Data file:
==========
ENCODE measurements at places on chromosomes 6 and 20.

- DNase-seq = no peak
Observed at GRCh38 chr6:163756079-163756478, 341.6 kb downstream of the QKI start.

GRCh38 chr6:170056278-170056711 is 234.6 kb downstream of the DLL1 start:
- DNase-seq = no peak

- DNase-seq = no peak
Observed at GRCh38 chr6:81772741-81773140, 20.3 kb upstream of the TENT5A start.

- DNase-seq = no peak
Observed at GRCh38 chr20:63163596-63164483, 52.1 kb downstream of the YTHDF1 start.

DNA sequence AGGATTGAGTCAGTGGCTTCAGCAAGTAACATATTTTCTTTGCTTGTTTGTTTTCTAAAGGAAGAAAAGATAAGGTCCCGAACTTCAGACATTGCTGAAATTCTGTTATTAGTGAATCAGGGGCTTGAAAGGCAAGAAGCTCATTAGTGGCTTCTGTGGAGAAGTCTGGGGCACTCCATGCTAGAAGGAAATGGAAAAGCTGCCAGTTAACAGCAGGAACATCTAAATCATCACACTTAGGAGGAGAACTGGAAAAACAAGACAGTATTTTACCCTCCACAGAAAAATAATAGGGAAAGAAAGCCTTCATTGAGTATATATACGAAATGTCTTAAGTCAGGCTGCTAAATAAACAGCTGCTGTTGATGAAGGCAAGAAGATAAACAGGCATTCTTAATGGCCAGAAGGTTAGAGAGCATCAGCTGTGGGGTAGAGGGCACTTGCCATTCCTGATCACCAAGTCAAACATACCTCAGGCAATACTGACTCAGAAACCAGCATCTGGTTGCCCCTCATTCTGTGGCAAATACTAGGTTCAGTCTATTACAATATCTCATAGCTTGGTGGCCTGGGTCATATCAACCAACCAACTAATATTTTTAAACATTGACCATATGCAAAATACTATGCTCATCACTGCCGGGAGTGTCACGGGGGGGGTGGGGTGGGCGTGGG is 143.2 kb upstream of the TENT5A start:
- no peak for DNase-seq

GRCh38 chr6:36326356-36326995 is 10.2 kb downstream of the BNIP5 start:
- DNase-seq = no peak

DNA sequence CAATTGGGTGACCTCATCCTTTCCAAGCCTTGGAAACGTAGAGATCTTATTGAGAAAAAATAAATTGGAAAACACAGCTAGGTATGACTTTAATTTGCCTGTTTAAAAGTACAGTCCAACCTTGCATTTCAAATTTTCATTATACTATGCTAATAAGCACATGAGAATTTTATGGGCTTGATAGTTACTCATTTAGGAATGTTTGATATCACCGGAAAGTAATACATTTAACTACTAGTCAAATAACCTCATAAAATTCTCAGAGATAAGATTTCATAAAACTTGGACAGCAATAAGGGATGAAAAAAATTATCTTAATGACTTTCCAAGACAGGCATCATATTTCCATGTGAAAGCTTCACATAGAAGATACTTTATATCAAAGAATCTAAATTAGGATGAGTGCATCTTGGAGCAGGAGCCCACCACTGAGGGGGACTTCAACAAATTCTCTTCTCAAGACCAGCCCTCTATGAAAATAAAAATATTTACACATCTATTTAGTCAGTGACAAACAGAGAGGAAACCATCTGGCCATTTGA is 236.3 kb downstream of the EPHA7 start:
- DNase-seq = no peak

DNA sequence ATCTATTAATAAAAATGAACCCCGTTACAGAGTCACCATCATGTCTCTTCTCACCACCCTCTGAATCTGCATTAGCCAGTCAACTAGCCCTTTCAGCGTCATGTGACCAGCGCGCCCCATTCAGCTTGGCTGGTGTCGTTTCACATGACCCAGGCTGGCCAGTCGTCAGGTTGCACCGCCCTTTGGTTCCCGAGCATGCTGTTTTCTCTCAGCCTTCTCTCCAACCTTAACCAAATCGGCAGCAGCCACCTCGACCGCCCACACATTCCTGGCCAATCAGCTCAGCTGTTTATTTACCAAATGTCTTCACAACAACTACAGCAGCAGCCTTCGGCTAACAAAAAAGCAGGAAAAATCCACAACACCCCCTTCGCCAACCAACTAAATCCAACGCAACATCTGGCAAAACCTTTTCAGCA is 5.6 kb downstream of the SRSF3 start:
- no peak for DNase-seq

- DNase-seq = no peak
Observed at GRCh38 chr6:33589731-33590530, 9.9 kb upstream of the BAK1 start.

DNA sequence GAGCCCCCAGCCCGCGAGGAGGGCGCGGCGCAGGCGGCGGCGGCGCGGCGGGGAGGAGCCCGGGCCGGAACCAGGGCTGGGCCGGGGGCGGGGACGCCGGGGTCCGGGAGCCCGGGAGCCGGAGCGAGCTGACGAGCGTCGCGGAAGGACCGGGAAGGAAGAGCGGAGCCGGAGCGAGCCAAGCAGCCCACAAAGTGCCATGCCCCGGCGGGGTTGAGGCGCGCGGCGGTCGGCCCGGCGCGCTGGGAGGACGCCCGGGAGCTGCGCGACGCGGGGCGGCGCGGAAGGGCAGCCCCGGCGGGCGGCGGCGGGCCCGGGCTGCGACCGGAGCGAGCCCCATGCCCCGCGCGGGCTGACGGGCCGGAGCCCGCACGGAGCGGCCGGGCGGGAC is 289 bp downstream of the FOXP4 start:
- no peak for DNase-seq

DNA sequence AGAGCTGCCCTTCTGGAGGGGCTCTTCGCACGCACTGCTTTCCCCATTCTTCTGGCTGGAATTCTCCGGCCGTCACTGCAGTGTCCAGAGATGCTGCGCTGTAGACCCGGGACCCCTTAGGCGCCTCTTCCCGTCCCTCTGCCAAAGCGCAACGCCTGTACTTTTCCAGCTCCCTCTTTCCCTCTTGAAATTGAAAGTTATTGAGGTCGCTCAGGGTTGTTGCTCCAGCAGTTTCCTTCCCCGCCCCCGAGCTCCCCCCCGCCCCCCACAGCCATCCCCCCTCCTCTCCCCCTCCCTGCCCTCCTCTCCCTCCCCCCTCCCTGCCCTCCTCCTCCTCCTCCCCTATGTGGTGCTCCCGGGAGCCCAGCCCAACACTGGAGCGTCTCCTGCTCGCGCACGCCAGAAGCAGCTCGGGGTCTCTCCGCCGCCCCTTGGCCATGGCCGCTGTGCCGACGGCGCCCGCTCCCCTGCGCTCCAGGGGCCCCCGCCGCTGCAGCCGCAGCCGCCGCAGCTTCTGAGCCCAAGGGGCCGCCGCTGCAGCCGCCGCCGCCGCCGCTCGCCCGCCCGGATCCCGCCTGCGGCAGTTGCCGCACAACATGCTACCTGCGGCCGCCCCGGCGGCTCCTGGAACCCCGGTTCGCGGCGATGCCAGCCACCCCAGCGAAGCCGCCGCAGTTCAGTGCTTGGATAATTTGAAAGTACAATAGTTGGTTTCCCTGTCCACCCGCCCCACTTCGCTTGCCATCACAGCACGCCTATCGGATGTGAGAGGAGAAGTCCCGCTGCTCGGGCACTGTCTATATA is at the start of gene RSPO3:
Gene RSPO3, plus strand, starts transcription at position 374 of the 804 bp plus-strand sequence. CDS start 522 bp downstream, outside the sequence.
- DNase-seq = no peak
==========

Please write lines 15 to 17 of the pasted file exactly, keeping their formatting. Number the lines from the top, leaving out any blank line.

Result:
- DNase-seq = no peak

DNA sequence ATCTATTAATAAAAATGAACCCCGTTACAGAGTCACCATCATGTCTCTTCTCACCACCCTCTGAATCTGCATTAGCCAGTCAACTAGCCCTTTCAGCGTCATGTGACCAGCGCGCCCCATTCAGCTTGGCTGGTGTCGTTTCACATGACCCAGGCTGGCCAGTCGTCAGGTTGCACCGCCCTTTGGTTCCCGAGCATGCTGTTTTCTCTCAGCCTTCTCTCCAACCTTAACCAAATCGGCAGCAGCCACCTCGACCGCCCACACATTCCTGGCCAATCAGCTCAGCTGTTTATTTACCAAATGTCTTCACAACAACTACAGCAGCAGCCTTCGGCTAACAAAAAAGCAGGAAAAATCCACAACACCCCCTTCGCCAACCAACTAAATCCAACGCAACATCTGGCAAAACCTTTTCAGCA is 5.6 kb downstream of the SRSF3 start:
- no peak for DNase-seq